• Don't repeat yourself! Modularization allows you to reuse parts of your code. Generalize and consolidate repeated code in functions or loops. Tip:Abstract out logic to improve readability
• Abstracting out code into a function not only makes it less repetitive, but also improves readability with descriptive function names. Although your code can become more readable when you abstract out logic into functions, it is possible to over-engineer this and have way too many modules, so use your judgement. Tip:Minimize the number of entities (functions, classes, modules, etc.)
• There are tradeoffs to having function calls instead of inline logic. If you have broken up your code into an unnecessary amount of functions and modules, you'll have to jump around everywhere if you want to view the implementation details for something that may be too small to be worth it. Creating more modules doesn't necessarily result in effective modularization. Tip:Functions should do one thing
• Each function you write should be focused on doing one thing. If a function is doing multiple things, it becomes more difficult to generalize and reuse. Generally, if there's an "and" in your function name, consider refactoring. Tip:Arbitrary variable names can be more effective in certain functions
• Arbitrary variable names in general functions can actually make the code more readable. Tip:Try to use fewer than three arguments per function
• Try to use no more than three arguments when possible. This is not a hard rule and there are times it is more appropriate to use many parameters. But in many cases, it's more effective to use fewer arguments. Remember we are modularizing to simplify our code and make it more efficient to work with. If your function has a lot of parameters, you may want to rethink how you are splitting this up.

## Refactor: Wine Quality Analysis

In this exercise, you'll refactor code that analyzes a wine quality dataset taken from the UCI Machine Learning Repository here. Each row contains data on a wine sample, including several physicochemical properties gathered from tests, as well as a quality rating evaluated by wine experts.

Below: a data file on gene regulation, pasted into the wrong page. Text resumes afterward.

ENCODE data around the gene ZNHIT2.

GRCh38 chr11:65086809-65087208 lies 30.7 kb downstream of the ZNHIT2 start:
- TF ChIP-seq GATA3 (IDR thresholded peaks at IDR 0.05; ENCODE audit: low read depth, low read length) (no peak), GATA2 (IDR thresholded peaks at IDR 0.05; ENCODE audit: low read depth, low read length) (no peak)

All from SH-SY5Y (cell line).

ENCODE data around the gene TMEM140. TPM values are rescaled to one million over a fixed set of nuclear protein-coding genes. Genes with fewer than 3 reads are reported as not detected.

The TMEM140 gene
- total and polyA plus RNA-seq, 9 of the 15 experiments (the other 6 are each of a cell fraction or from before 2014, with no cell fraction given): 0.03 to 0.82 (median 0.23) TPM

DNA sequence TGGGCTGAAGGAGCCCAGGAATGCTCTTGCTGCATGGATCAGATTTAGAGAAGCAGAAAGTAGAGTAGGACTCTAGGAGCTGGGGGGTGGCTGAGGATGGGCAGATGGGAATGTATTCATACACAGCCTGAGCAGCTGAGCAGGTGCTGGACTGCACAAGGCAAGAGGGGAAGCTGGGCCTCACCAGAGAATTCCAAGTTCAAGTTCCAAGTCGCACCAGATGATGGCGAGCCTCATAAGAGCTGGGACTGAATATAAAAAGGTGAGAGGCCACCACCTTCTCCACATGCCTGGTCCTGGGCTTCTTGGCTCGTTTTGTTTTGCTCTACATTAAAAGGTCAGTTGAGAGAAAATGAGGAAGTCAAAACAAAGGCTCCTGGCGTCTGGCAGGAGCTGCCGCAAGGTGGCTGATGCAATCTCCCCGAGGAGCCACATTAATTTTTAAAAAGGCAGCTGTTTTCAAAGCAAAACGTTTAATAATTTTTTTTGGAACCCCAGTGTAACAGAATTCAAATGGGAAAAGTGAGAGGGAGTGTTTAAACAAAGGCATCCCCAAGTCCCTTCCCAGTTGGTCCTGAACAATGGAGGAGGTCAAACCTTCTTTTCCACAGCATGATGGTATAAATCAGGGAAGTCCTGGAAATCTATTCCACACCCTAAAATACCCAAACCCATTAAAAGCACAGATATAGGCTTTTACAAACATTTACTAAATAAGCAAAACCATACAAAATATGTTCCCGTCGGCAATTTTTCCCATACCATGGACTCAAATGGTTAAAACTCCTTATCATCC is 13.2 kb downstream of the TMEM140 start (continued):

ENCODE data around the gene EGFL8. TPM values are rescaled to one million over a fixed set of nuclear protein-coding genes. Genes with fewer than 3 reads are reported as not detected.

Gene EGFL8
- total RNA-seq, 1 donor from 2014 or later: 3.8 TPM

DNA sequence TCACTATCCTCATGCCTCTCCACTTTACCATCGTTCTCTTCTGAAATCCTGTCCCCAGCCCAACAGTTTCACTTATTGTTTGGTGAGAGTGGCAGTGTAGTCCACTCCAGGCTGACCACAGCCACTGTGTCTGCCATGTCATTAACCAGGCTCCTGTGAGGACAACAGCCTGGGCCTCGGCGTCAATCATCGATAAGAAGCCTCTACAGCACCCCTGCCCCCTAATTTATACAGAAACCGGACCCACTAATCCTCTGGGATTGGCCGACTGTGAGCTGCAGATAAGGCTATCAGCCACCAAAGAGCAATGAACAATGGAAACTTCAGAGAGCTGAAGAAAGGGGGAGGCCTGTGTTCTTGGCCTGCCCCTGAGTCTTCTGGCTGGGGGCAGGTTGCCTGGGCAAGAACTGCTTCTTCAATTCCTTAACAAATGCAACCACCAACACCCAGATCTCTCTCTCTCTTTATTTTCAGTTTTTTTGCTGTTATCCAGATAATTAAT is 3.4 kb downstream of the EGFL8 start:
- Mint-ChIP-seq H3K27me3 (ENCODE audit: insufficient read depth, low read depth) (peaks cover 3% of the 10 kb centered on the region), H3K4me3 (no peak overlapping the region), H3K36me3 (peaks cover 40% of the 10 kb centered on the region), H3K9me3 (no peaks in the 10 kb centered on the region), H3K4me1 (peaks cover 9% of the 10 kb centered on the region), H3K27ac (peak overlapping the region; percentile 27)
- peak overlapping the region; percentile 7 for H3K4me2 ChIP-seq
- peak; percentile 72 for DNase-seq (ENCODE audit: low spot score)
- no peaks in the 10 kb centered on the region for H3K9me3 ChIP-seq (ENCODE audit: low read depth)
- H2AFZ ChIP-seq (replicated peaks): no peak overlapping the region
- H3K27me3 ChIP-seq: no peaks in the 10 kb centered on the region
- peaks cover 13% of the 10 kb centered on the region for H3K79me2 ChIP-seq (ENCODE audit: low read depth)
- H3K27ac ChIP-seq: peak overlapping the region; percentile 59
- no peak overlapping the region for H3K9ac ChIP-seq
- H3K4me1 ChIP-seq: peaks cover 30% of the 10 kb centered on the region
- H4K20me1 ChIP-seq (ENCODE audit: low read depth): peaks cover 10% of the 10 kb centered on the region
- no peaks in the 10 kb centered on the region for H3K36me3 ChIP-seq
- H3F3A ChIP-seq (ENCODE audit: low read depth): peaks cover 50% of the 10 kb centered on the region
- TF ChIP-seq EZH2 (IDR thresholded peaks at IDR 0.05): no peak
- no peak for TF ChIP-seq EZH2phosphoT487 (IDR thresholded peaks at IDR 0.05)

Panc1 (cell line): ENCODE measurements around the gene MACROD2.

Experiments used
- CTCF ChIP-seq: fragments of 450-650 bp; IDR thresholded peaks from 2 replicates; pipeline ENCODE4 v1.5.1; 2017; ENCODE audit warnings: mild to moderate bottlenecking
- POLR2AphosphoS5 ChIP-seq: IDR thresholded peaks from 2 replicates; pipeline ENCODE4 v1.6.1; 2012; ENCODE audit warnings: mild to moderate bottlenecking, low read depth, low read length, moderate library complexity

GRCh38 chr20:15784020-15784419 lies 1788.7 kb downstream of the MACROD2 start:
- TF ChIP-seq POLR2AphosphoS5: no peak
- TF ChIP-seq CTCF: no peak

The code in this notebook first renames the columns of the dataset and then calculates some statistics on how some features may be related to quality ratings. Can you refactor this code to make it more clean and modular?

import pandas as pd

df = pd.read_csv('./dataset/winequality-red.csv', sep=';')

fixed acidity volatile acidity citric acid residual sugar chlorides free sulfur dioxide total sulfur dioxide density pH sulphates alcohol quality
0 7.4 0.70 0.00 1.9 0.076 11.0 34.0 0.9978 3.51 0.56 9.4 5
1 7.8 0.88 0.00 2.6 0.098 25.0 67.0 0.9968 3.20 0.68 9.8 5
2 7.8 0.76 0.04 2.3 0.092 15.0 54.0 0.9970 3.26 0.65 9.8 5
3 11.2 0.28 0.56 1.9 0.075 17.0 60.0 0.9980 3.16 0.58 9.8 6
4 7.4 0.70 0.00 1.9 0.076 11.0 34.0 0.9978 3.51 0.56 9.4 5

### Renaming Columns

You want to replace the spaces in the column labels with underscores to be able to reference columns with dot notation. Here's one way you could've done it.

new_df = df.rename(columns={'fixed acidity': 'fixed_acidity',
'volatile acidity': 'volatile_acidity',
'citric acid': 'citric_acid',
'residual sugar': 'residual_sugar',
'free sulfur dioxide': 'free_sulfur_dioxide',
'total sulfur dioxide': 'total_sulfur_dioxide'
})

fixed_acidity volatile_acidity citric_acid residual_sugar chlorides free_sulfur_dioxide total_sulfur_dioxide density pH sulphates alcohol quality